To travel up a little bit, we took a bus to the Southbank Center for a Christmas Market. We got on one of the newer London buses and of course we had to sit up top.
Under the London Eye was a Christmas Market filled with food vendors and craft vendors. With Christmas only a few days away, everyone was in good spirits and having a great time.
This already seems like a long winded story, so here’s a quick break with the London Eye, which I didn’t manage to take a ride on this time.
Up in Hampstead we stopped off at another cemetery. Patina on cars is awesome, while patina on stone is just as awesome too.
We climbed up to the Hampstead Heath for a view of London. The tall point in the middle is the Shard, the tallest building in the European Union, which can be seen from all over London.
Back in London again, I was off looking for cars, like usual. I saw this Clio every night I was in town. Renault decided to take their little FWD Clio, put a V6 behind the front seats and make it RWD. Seeing this really made me wish we had French cars here in the states. Having Renault, Peugeot and Citroen here would make Rally America and other series here so much more competitive, and better looking.
I don’t think there’s a better way to end the day than finding a Carrera GT, on Christmas Eve nonetheless. London being London, I never saw the car before or after this photo.
The Lloyd’s Building down in the City of London is known as the inside out building. The ducts and elevators are on the outside to maximize the interior space, and make for a very interesting building.
Christmas day we headed to Westminster Abbey for Christmas Eucharist. Again, the coolest part of it all is the history that this building has seen. Opened in 1080, I can’t imagine what it must have been like for the peasants to see this towering over them.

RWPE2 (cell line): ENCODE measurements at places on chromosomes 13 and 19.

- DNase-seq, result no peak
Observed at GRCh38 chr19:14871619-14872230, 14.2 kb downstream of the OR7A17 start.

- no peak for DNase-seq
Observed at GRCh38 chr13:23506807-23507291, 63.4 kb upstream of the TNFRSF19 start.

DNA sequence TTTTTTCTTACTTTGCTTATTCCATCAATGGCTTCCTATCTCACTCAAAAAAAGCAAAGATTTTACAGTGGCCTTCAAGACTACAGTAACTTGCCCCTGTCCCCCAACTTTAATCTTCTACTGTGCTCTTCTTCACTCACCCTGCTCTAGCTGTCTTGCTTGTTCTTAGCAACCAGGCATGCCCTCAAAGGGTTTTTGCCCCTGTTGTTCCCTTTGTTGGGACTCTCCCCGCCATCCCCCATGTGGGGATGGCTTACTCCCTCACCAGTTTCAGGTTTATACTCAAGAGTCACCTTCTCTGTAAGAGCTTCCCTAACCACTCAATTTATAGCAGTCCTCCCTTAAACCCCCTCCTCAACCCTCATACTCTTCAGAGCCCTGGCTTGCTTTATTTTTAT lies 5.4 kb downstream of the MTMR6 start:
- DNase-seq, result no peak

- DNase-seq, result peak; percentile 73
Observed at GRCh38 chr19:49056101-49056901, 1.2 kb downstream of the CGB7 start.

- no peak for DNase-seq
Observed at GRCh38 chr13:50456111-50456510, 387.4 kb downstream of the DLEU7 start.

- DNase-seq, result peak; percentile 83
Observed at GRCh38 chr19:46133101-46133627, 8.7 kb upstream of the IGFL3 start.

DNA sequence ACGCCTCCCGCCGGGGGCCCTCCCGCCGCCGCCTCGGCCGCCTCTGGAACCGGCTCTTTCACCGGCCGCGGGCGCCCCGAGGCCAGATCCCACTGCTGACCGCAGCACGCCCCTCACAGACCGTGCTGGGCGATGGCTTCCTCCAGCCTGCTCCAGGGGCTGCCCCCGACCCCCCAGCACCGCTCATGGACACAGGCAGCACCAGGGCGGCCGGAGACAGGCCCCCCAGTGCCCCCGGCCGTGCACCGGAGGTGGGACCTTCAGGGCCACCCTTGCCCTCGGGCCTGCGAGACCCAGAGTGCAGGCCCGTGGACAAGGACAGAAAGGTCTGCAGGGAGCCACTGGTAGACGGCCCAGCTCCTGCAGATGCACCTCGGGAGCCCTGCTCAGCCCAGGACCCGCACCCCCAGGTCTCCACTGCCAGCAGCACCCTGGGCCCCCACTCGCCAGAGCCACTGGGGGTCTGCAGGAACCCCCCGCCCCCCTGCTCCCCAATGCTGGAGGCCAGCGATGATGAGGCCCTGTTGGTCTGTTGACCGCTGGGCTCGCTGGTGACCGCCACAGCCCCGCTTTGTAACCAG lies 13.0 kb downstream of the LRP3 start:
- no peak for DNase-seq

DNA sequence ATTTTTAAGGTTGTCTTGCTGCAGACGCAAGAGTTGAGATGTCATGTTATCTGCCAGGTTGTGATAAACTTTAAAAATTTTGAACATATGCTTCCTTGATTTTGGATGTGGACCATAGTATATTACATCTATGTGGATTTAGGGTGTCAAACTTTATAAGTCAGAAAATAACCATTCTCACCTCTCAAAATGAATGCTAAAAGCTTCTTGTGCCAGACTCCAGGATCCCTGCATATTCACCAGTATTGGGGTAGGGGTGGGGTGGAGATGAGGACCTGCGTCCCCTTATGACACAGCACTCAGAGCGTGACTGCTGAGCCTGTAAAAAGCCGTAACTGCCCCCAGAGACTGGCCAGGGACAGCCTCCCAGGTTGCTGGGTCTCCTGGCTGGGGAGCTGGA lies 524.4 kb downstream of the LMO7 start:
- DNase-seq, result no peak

Back to the contrast between new and old. Brick and window sills look way better than modern day all glass.
Back out looking for cars, I couldn’t pass up this shot of the Wellington Arch. It’s not as intimidating when you’re far away from it.
But then I found this Pagani so I quickly forgot about the arch. If only this car was on the street it would have been much cooler. They had Zondas here before so this was even a bit of a let down, I’m only slightly spoiled when it comes to cars.
I stumbled across Oxford Street while trying to find some other dealerships. The street was lit up for the holidays, and it being Christmas night didn’t keep people back. The sidewalks were completely filled with people out looking at the lights and planning their day after Christmas shopping route.
Out of the thick of it, I came across one of the few gas stations in London. Or at least it seemed like there are only a few, and this Mansory G Wagon parked here didn’t hurt either.
We were heading down to Harrods to see their window displays, and found this Datsun 240K, the Australian version of the Kenmeri Skyline. Most of the cars from the Middle East have left, but this seemed to be one of the few Middle Eastern cars left over.
While other parts of London were pretty empty while everyone was home on Christmas night, The A4 in front of Harrods was just as full as always. It seems that some people really can’t rest.
Some of the human traffic was due to the window designs Harrods had on display. This year the displays were various mouse families celebrating Christmas under the floors. That sounded weird to type.
Then it was time for our last day in London. We headed over to Chelsea for one last cemetery. But this Porsche on BBS meshies was the first thing we saw.
The Tube and station were filled with people when we got to Chelsea. It turned out the Chelsea Football Club were having a home game starting in a few hours. My Newcastle United broke Chelsea’s undefeated record a few weeks before today, so I felt slightly smug watching them all.
And then to the final photo of this part. Brompton Cemetery is one of the oldest cemeteries in England that was consecrated in 1840, making it part of the Magnificent Seven, which is made up of seven cemeteries in London from the 19th Century established to alleviate over crowding in other burial grounds. The main row of the cemetery was kept up and trimmed, but the other rows are overgrown and wild. All the headstones peaking up from the grass and overgrowth was pretty crazy.
That’s the end of Part one on London. Probably a bit long winded, but London is a city that is impossible to quickly sum up. Up next is Northern England and Edinburgh, Scotland, for New Years!